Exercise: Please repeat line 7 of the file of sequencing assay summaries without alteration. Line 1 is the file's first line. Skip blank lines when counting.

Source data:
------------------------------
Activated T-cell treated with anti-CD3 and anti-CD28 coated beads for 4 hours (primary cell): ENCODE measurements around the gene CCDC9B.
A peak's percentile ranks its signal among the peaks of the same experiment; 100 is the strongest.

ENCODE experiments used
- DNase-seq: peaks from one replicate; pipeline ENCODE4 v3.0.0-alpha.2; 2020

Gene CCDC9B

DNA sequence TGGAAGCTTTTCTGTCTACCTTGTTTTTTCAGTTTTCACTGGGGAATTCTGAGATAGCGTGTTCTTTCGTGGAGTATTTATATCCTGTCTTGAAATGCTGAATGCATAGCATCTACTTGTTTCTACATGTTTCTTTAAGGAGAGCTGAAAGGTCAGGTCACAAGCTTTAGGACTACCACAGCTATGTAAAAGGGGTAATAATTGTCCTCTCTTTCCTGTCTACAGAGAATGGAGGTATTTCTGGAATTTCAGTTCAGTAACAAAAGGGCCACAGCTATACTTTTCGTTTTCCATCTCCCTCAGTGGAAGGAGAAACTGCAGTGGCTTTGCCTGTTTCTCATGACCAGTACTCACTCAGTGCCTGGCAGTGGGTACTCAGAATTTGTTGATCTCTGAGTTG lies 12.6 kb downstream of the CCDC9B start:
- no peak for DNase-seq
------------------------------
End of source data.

- no peak for DNase-seq